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Thread: arbor press,,,uses?

  1. #1

    Post arbor press,,,uses?

    I will be picking up a Dake #1 1/2[3 ton] racheting arm arbor. From time to time I need something like this. This one is listed at a very high price in the MSC catalogue [$800+?]. I will be getting it very reasonable. How do these compare with very inexpensive Asian manufacture arbor presses?
    What neat uses have you found for your press?
    I KNOW I'll use it for something,,,,maybe reinstalling wine bottle corks? [ha].
    alan in ga

  2. #2

    Post

    We use an arbor press at work to broach keyways ( cut keyways in sprockets,pulleys, etc). We do this with 3/8 keyways and smaller. We use a regular broach machine for larger keyways. You can also use an arbor press to straighten parts if you will put parallels under your part away from where you are going to press. Like a parallal under each end and press in the middle. This will give you room to let the part bend. But be careful that you don't apply too much pressure or you will bend it too much. You can press in and out bearings. The larger your arbor press the more that you can use it for.

    ------------------
    Living By the Square and On the Level
    Living By the Square and On the Level

  3. #3
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    I put a wire crimp jaw into mine with a air cylinder.. I don't have a clue where it is now thou.

    I was making harnesses for motorcycles. Not done that in a long time.

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    [This message has been edited by ibewgypsie (edited 11-17-2005).]

  4. #4
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    As Jesse says, they work on small broches--not enough depth. Since I got my C-Frame press, I hardly use the arbor except for very small stuf and to pinch my fingers.

  5. #5
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    Hey David, that's a dandy idea! You may have found a use for my arbor press. Not a wire crimper but I could attach an air cylinder and find another use. I've got the cylinder and pedal sitting in a cabinet.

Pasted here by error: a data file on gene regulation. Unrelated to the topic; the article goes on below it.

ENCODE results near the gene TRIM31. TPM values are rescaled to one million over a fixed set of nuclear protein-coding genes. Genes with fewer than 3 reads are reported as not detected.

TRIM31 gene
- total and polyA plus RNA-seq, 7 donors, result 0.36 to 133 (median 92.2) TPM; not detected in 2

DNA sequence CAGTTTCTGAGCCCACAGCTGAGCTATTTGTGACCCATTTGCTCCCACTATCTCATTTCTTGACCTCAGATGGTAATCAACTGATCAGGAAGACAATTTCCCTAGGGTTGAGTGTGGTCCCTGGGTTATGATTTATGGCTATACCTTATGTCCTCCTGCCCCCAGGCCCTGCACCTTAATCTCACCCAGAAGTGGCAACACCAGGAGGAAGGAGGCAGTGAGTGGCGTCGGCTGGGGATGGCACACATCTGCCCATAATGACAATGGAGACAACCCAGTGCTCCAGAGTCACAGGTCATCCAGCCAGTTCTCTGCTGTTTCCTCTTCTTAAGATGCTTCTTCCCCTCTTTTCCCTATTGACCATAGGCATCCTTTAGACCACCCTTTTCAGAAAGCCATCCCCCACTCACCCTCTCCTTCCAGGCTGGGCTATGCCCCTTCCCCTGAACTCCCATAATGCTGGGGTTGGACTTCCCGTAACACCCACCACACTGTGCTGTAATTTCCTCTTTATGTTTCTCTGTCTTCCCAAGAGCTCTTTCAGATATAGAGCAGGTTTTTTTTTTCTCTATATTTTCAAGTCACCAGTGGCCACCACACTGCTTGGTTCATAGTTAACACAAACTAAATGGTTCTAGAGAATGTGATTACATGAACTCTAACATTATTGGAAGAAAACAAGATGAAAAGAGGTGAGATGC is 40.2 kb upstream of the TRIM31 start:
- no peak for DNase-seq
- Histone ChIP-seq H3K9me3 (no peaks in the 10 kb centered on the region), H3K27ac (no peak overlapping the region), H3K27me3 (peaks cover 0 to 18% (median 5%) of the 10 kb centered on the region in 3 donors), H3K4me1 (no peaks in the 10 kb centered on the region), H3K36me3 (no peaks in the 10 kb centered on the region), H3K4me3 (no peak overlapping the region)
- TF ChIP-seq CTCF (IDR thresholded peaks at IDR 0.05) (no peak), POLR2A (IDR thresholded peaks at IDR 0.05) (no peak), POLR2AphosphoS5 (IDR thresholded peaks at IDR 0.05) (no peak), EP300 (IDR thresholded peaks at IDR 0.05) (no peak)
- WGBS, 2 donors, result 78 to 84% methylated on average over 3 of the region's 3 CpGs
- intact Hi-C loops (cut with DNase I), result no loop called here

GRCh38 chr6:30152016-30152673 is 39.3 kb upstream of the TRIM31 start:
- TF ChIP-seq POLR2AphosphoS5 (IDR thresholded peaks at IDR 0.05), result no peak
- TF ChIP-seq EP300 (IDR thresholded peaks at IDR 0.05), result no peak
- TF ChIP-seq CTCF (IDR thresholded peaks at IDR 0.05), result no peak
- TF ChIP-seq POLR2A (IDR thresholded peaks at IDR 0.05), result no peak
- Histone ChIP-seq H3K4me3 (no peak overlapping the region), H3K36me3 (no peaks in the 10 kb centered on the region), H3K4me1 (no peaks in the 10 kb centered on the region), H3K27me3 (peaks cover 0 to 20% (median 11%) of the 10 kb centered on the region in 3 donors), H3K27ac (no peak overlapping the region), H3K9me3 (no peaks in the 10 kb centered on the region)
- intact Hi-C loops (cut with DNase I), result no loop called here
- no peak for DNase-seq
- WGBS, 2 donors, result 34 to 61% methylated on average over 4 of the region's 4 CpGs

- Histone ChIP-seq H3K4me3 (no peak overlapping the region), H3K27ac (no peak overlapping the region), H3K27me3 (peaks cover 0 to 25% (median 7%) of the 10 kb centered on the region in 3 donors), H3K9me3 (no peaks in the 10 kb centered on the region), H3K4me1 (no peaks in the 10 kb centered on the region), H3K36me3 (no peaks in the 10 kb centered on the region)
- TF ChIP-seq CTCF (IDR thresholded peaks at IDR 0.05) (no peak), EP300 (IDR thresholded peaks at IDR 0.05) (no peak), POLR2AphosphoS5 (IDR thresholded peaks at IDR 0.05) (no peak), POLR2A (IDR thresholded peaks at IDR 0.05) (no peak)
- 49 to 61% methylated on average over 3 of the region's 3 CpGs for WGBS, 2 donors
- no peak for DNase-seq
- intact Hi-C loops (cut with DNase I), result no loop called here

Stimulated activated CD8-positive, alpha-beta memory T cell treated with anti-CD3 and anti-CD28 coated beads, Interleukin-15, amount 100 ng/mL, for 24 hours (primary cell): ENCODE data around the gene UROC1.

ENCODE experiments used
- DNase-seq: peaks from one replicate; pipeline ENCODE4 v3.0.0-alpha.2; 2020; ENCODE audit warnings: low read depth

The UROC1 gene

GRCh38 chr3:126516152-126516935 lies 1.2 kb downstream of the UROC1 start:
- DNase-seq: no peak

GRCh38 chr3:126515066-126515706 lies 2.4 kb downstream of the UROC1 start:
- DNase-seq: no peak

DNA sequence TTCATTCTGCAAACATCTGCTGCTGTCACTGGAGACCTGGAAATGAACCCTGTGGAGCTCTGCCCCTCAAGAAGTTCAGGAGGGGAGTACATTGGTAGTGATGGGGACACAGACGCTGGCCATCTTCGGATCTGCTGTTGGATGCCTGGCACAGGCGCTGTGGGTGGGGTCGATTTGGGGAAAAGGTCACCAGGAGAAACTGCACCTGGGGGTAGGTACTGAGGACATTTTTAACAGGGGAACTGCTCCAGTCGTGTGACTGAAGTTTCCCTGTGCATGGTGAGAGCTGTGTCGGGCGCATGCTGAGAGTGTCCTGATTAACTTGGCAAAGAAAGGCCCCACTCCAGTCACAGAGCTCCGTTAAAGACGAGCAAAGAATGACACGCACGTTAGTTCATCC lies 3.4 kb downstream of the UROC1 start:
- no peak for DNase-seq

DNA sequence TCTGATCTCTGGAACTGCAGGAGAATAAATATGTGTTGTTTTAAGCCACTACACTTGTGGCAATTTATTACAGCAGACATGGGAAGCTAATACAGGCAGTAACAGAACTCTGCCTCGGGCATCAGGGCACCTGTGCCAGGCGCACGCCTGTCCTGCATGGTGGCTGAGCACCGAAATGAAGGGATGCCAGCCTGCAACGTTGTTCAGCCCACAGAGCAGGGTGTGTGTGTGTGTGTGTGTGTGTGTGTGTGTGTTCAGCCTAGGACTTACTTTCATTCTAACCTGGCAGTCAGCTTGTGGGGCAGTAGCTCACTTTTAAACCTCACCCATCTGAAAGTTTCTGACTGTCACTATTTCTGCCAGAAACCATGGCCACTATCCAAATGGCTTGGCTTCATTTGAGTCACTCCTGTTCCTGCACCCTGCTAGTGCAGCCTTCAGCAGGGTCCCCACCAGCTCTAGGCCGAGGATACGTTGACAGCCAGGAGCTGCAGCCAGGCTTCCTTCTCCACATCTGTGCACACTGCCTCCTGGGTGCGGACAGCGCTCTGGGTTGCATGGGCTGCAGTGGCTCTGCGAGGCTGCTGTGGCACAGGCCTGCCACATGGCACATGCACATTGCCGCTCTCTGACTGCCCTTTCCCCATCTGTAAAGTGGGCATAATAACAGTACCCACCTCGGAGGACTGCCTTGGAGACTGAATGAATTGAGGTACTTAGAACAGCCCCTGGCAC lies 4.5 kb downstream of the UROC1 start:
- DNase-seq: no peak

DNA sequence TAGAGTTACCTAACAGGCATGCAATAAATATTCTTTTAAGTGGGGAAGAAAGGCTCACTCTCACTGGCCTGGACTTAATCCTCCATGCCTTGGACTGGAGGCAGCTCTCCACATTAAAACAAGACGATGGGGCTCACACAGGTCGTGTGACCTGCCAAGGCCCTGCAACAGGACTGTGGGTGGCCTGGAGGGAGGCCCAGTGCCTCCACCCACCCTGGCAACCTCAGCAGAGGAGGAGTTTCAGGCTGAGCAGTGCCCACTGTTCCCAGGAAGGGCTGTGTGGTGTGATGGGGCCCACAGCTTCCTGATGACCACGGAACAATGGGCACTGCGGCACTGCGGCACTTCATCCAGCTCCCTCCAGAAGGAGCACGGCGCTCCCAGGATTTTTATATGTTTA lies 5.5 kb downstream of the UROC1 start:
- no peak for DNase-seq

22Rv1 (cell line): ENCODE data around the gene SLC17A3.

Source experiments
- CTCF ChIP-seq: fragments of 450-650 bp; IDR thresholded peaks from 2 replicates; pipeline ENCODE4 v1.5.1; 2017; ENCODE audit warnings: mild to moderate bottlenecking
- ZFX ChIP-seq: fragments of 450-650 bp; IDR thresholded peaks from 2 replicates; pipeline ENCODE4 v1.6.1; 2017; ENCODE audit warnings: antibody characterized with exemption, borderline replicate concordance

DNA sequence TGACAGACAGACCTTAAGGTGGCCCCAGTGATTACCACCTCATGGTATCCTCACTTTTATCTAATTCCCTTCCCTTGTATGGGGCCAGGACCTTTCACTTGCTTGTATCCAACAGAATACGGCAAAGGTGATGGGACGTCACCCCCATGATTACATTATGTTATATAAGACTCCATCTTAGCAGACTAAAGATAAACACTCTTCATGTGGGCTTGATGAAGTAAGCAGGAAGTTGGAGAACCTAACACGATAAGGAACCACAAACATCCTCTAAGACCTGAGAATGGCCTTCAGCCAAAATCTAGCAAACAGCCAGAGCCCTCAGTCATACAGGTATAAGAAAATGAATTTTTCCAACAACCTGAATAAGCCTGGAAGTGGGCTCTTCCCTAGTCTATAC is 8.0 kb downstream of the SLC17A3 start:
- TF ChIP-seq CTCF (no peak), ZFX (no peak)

I'm thinking more of a screw hole dimpler. (In sheet metal) I've been doing this by hand with homemade dies and a hammer. Heck, I'm starting to think of other ideas too.

    Thanks

  6. #6
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    I like my 3 ton import (after modifications). An arbor press without a racheting lever isn't much good IMHO.





    To invent, you need a good imagination - and a pile of junk. Thomas A. Edison

  7. #7
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    homebrew arbor press.
    needed something with more height, so i
    threw in an adjustable table.

    not a ratchet style, but i can increase the pressing force by inserting a longer handle

    works great for installing/removing small bearings but mostly i use it to shape sheetmetal as CCWKen hinted at.

    make a few dies in the lathe and its a simple matter of pressing/punching sheetmetal features. it can do 4" louvres, no problem. the trick is getting it all aligned so the louvres look nice.




    -tony

  8. #8
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    Thumbs up

    Slick idea Tony. I wish that I had thought of that before buying one.
    To invent, you need a good imagination - and a pile of junk. Thomas A. Edison

  9. #9
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    You can also make attachments for the ram.

    A company I worked for had a burnishing tool attached to the end of a ran to size a small hole in a dental drill. They also had specialized tips made up for pressing bearings into elevator wheels absolutely square.

    My brother made a tool for cutting louvers into aluminum sheet on his model trains. Look at www.discoverlivesteam.com/magazine/A-e-magazine.htm . Issue #25

    I've used my press for the usual broaching of keyways, assembling train wheelsets, pressing bearings and straightening things.

    Andy Pullen

    [This message has been edited by andypullen (edited 09-17-2004).]
    Clausing 10x24, Sheldon 12" shaper, Clausing 8520 mill, Diacro 24" shear, Reed Prentice 14" x 34"

  10. #10
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    A neat attachment is a holder for number/letter stamps and a fence to set the alignmnet.You can pres down with the press and give the ram a wack with a brass hammer,it really makes a good stamp that way.
    I just need one more tool,just one!

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